I read this article on the Duke University website a few weeks ago, and was intrigued by what was said about incorporating gaming into the classroom. The article talked about the Center for Instructional Technology Showcase that was held on April 27, and I found the plenary session, titled “Serious Games: Digital Game-Based Learning in Higher Education” to be interesting. Here are some quotes from the article:
“If we [academics] can immerse students in an interactive story or narrative, they’re motivated to work through problems and will retain material more effectively than if they’re passively taking notes in class.”
“State of the art 3-D graphics create the post-apocalyptic game environment used in Sarbaum’s Econ 201, an introductory economics course he will teach this coming fall at UNC-Greensboro. The game will take the place of a standard introductory economics course. In it, students play characters in a game involving aliens who have crash landed, and have to use economic principles to survive. In the course of doing so, they develop a society and engage in daily struggles of supply and demand.”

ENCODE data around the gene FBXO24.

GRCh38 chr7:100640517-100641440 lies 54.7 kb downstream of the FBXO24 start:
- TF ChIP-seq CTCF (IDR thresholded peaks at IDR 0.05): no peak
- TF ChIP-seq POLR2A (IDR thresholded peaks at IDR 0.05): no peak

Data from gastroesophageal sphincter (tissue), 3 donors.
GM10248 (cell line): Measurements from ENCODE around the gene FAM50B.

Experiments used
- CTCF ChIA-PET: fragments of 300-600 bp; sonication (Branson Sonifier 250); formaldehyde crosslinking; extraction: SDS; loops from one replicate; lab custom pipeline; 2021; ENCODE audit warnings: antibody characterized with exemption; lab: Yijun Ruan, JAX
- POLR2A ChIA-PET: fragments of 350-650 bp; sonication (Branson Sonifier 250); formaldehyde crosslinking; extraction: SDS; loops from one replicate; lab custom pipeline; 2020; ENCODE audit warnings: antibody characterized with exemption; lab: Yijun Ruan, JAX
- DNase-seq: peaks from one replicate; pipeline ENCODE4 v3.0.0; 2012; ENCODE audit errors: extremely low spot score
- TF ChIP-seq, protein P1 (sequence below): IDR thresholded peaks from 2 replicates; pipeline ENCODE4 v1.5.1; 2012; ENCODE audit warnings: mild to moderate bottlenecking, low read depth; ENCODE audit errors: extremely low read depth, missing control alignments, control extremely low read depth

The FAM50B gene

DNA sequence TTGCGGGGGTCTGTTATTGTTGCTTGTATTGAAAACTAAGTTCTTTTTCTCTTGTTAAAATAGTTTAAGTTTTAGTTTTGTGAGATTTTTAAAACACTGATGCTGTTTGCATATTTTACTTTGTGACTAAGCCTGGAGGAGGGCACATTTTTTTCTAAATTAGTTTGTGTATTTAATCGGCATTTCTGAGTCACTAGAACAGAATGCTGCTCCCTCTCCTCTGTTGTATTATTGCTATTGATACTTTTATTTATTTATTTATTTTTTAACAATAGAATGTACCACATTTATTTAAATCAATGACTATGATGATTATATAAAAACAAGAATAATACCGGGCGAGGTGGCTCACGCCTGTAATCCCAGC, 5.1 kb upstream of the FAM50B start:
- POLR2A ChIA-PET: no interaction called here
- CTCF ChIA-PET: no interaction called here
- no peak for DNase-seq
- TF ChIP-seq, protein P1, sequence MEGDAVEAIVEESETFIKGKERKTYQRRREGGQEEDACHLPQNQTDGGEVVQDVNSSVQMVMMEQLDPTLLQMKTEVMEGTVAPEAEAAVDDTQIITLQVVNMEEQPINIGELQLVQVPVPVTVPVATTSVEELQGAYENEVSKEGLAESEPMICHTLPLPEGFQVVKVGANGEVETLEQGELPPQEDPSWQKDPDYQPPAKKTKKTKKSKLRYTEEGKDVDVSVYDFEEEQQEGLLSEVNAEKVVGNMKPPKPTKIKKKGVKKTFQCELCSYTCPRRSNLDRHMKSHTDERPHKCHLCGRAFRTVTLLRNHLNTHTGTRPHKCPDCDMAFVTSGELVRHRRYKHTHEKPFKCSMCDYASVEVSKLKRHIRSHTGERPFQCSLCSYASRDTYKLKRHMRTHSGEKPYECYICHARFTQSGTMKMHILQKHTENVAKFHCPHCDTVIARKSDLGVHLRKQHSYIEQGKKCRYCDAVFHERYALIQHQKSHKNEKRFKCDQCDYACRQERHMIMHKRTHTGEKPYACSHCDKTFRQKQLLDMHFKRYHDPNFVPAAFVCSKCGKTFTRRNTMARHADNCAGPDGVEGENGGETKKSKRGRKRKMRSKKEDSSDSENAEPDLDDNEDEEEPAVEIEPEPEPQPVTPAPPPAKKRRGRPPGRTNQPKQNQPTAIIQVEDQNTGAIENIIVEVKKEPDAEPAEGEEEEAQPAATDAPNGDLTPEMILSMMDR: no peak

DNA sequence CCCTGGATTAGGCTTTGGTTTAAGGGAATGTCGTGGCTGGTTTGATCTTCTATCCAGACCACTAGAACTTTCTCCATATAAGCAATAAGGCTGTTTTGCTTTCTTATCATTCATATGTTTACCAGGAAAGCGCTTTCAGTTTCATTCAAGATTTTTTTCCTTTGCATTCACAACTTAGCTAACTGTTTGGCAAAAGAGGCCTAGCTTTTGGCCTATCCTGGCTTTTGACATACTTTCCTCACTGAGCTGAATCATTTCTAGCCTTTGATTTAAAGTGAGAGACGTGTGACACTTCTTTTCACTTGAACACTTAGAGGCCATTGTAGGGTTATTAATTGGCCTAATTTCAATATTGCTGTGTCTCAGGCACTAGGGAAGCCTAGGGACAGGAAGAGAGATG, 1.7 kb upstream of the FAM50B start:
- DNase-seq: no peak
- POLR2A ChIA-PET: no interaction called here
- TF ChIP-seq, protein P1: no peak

“The hope is that by identifying with characters, the learning will stick.”
That’s certainly one way to make an Econ class more interesting, huh? But here’s the deal – I can see the characters in the game needing to gather information, needing to do research in order to attain a goal in the game/class… and where might that information come from? I think it can come from librarians!
If the library works with the professor developing the class, the librarian can be the strategy guide in the game, helping the gamers/students attain information needed to attain goals (translation – get a good grade!).
Makes you think…